Walt Whitman: the Everyman

Walt Whitman, Leaves of Grass (1856: Brooklyn, NY). Image courtesy of the Sheridan Libraries, Johns Hopkins University.

With the second edition of Leaves of Grass, Whitman sought to create a portable version of the acclaimed first edition, while adding several poems and changing the order of the remaining works. Whitman played a large role in the publishing process of this 1856 edition; his touches are evident in the small size of the work, the frontispiece portrait, and the title page’s failure to bare the author’s name. The frontispiece portrait, which portrays Whitman in his infamous “carpenter pose,” further accentuates the purpose of this edition as an intimate copy from “the people’s poet.” Whitman’s portrait, characterized by his casual pose and working attire, depicts him as someone that the American public could relate to, rather than an aristocratic poet. Whitman’s choice to include this portrait of himself represents the poet’s attempt to shape his readers’ interpretation of him as the Everyman.

This thick volume of poetry is bound in olive-green cloth. On the cover, a stamped design of leaves and berries forms a border around the title, which is embossed in gold. As evidenced in the photos, the pages inside suffer from foxing. The compact size of this edition contrasts with the first edition of Leaves of Grass, which utilized larger sheets of paper and was more ornately decorated. The 1856 edition of Leaves of Grass, although met with varying degrees of success, represents Whitman’s goal to create a work for the American public. The frontispiece portrait of Whitman outfitted in laboring clothing reiterates the role of this edition as one that was meant to be carried around in the average American’s pocket.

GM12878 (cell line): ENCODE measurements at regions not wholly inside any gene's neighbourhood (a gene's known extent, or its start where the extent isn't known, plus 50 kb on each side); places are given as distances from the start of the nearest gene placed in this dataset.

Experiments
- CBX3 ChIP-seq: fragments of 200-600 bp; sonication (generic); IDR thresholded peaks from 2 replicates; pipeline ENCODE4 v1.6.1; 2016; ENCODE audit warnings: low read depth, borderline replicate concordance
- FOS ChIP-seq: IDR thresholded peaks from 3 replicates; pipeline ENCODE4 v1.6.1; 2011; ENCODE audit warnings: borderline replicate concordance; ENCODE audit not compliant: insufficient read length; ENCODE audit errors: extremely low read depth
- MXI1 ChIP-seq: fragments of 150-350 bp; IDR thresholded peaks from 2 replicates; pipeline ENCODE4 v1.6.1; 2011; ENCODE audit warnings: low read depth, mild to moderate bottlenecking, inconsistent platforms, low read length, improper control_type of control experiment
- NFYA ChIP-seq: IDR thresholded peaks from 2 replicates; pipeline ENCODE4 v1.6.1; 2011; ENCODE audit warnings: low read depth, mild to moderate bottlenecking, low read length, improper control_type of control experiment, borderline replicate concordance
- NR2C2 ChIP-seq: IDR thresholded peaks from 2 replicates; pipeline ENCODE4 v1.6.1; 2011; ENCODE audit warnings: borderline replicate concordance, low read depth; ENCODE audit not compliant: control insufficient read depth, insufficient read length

Walt Whitman, Leaves of Grass (1856: Brooklyn, NY). Image courtesy of the Sheridan Libraries, Johns Hopkins University.
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